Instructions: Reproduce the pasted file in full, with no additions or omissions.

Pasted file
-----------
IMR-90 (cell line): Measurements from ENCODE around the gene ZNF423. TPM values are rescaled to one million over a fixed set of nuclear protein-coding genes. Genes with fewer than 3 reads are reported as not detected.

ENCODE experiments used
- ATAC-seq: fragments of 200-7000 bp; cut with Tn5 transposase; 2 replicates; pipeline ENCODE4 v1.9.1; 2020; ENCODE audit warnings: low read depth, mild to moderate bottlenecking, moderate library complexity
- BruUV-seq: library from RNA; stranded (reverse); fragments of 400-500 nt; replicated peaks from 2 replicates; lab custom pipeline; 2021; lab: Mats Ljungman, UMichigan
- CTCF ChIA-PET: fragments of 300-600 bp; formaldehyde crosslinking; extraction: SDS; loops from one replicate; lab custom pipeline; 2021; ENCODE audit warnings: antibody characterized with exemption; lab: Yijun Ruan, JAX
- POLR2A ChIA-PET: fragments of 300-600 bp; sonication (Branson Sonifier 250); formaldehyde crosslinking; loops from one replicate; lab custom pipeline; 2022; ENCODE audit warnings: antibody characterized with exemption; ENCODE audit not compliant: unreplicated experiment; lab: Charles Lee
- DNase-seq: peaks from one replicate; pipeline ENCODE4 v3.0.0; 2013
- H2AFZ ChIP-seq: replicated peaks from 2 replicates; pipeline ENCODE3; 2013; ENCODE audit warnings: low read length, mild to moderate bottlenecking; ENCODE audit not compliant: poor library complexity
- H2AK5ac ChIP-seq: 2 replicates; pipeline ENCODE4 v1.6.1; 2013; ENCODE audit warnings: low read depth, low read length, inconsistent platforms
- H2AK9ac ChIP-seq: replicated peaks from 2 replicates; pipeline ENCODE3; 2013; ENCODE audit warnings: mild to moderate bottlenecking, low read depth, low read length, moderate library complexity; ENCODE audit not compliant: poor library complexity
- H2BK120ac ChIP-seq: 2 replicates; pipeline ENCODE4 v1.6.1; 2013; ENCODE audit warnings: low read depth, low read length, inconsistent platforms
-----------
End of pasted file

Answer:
IMR-90 (cell line): Measurements from ENCODE around the gene ZNF423. TPM values are rescaled to one million over a fixed set of nuclear protein-coding genes. Genes with fewer than 3 reads are reported as not detected.

ENCODE experiments used
- ATAC-seq: fragments of 200-7000 bp; cut with Tn5 transposase; 2 replicates; pipeline ENCODE4 v1.9.1; 2020; ENCODE audit warnings: low read depth, mild to moderate bottlenecking, moderate library complexity
- BruUV-seq: library from RNA; stranded (reverse); fragments of 400-500 nt; replicated peaks from 2 replicates; lab custom pipeline; 2021; lab: Mats Ljungman, UMichigan
- CTCF ChIA-PET: fragments of 300-600 bp; formaldehyde crosslinking; extraction: SDS; loops from one replicate; lab custom pipeline; 2021; ENCODE audit warnings: antibody characterized with exemption; lab: Yijun Ruan, JAX
- POLR2A ChIA-PET: fragments of 300-600 bp; sonication (Branson Sonifier 250); formaldehyde crosslinking; loops from one replicate; lab custom pipeline; 2022; ENCODE audit warnings: antibody characterized with exemption; ENCODE audit not compliant: unreplicated experiment; lab: Charles Lee
- DNase-seq: peaks from one replicate; pipeline ENCODE4 v3.0.0; 2013
- H2AFZ ChIP-seq: replicated peaks from 2 replicates; pipeline ENCODE3; 2013; ENCODE audit warnings: low read length, mild to moderate bottlenecking; ENCODE audit not compliant: poor library complexity
- H2AK5ac ChIP-seq: 2 replicates; pipeline ENCODE4 v1.6.1; 2013; ENCODE audit warnings: low read depth, low read length, inconsistent platforms
- H2AK9ac ChIP-seq: replicated peaks from 2 replicates; pipeline ENCODE3; 2013; ENCODE audit warnings: mild to moderate bottlenecking, low read depth, low read length, moderate library complexity; ENCODE audit not compliant: poor library complexity
- H2BK120ac ChIP-seq: 2 replicates; pipeline ENCODE4 v1.6.1; 2013; ENCODE audit warnings: low read depth, low read length, inconsistent platforms